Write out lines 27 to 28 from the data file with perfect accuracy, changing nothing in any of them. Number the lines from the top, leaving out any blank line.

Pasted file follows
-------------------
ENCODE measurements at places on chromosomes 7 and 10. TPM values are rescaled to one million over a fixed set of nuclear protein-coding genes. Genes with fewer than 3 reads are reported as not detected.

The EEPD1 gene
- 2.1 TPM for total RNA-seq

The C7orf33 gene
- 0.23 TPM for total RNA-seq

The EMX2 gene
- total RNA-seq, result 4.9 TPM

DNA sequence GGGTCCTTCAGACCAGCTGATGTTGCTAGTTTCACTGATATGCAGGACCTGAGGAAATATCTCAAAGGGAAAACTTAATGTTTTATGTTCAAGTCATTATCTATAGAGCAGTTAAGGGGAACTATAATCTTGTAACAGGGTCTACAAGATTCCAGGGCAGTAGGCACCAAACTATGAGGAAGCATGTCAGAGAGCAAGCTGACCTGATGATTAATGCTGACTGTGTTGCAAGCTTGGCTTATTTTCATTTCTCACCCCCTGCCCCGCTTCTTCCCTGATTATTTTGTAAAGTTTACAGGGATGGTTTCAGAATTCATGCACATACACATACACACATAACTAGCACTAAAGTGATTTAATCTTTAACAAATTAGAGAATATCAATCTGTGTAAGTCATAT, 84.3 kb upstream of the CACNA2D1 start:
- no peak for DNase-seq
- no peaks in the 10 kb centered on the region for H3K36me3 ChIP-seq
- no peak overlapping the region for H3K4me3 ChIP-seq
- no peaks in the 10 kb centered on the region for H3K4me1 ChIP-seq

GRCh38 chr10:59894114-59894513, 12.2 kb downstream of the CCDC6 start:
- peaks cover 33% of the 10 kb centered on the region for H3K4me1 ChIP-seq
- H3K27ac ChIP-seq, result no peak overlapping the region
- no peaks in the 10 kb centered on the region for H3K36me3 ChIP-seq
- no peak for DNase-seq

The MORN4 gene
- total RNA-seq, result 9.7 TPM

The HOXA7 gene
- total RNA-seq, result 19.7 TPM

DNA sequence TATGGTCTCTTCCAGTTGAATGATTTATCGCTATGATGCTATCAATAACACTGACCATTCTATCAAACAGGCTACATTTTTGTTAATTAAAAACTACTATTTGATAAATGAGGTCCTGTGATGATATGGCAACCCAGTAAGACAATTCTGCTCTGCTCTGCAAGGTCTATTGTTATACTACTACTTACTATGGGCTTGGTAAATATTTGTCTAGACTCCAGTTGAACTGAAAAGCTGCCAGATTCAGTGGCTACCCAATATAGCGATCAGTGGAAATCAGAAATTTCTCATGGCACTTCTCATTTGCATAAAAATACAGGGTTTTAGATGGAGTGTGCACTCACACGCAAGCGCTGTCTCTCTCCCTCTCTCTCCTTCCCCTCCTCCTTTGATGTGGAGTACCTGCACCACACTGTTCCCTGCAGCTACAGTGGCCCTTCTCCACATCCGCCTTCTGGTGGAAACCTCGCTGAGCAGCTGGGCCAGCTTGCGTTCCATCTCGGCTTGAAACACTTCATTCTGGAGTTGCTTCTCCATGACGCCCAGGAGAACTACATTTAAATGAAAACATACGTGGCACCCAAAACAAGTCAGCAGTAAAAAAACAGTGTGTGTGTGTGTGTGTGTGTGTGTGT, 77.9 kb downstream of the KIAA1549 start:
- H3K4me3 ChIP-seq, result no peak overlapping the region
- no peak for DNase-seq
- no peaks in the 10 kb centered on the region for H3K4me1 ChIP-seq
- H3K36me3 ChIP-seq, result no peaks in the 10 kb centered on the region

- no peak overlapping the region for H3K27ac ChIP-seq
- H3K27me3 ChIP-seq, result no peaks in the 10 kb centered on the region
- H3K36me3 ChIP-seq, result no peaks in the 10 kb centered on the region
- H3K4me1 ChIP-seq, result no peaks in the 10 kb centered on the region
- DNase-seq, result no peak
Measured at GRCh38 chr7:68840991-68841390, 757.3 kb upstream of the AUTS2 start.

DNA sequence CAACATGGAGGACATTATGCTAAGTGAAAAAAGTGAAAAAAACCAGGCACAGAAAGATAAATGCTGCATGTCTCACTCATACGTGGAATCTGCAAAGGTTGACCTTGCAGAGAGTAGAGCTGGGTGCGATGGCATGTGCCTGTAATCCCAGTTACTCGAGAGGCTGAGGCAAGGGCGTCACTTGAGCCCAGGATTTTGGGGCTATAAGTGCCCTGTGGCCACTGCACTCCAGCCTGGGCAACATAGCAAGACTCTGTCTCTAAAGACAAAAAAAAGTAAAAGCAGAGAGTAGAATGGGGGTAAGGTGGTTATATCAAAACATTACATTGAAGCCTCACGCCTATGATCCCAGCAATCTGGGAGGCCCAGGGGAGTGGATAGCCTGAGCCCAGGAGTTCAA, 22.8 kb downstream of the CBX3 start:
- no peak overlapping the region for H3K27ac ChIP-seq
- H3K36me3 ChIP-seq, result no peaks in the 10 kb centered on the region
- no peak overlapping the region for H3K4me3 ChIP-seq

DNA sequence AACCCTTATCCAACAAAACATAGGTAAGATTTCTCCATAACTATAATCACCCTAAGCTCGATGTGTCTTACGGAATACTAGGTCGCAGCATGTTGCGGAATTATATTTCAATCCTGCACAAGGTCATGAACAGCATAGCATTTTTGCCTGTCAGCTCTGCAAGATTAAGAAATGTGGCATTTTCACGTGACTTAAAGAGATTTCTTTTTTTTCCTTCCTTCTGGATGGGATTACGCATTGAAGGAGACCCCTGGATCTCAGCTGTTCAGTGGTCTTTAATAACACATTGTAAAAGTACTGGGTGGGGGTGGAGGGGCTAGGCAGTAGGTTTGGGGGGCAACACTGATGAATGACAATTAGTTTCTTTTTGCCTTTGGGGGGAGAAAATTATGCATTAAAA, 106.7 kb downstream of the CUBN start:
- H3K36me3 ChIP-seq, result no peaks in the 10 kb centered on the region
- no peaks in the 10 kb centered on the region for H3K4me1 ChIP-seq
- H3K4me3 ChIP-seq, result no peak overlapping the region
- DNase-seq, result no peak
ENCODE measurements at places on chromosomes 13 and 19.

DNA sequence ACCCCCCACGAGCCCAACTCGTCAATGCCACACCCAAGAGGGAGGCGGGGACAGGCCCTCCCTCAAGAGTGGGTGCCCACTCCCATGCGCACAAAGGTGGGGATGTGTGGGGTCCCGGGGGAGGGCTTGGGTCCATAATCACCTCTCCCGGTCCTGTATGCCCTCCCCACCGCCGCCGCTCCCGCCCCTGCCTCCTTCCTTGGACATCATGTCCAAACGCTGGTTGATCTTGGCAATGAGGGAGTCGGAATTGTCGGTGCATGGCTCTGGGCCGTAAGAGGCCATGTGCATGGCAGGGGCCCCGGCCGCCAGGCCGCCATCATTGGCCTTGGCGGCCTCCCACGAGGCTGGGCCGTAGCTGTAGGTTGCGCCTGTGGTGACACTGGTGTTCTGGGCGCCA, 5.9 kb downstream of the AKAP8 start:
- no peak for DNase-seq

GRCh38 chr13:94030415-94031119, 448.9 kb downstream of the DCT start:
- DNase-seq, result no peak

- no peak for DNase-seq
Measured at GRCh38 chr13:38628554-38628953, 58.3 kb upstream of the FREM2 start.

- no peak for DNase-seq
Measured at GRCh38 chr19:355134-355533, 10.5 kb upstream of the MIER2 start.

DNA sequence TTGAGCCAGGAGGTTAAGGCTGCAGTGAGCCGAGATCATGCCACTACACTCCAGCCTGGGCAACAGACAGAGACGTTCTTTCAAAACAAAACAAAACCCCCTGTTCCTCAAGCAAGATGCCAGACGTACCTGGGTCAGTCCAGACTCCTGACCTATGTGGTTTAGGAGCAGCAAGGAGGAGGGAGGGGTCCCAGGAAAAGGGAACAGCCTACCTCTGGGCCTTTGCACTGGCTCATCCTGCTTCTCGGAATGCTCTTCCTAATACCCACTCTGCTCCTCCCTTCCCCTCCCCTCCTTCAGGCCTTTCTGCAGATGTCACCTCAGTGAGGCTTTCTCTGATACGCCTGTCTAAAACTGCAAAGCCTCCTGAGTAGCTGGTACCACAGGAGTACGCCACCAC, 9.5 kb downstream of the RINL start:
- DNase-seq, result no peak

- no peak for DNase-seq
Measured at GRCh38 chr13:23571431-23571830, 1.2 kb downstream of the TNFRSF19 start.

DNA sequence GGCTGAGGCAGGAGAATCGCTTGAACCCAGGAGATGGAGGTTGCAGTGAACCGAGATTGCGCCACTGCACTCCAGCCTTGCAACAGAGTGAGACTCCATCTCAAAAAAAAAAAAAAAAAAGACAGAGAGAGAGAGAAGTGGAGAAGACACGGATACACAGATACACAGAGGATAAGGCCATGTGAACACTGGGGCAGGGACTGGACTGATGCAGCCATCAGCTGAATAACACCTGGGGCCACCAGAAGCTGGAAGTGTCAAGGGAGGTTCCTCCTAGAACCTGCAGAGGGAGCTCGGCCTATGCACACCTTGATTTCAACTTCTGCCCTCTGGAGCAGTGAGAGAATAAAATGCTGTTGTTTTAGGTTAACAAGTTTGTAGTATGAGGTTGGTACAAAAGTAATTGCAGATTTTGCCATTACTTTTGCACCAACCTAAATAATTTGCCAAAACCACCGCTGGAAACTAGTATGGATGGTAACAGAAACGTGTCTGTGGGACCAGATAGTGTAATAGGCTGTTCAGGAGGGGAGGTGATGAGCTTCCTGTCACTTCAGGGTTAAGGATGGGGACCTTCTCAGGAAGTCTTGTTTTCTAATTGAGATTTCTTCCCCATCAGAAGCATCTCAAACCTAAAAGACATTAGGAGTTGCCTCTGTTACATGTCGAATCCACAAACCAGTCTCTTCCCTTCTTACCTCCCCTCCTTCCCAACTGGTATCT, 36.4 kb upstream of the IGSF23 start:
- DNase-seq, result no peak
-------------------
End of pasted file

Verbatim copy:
- no peak overlapping the region for H3K27ac ChIP-seq
- H3K27me3 ChIP-seq, result no peaks in the 10 kb centered on the region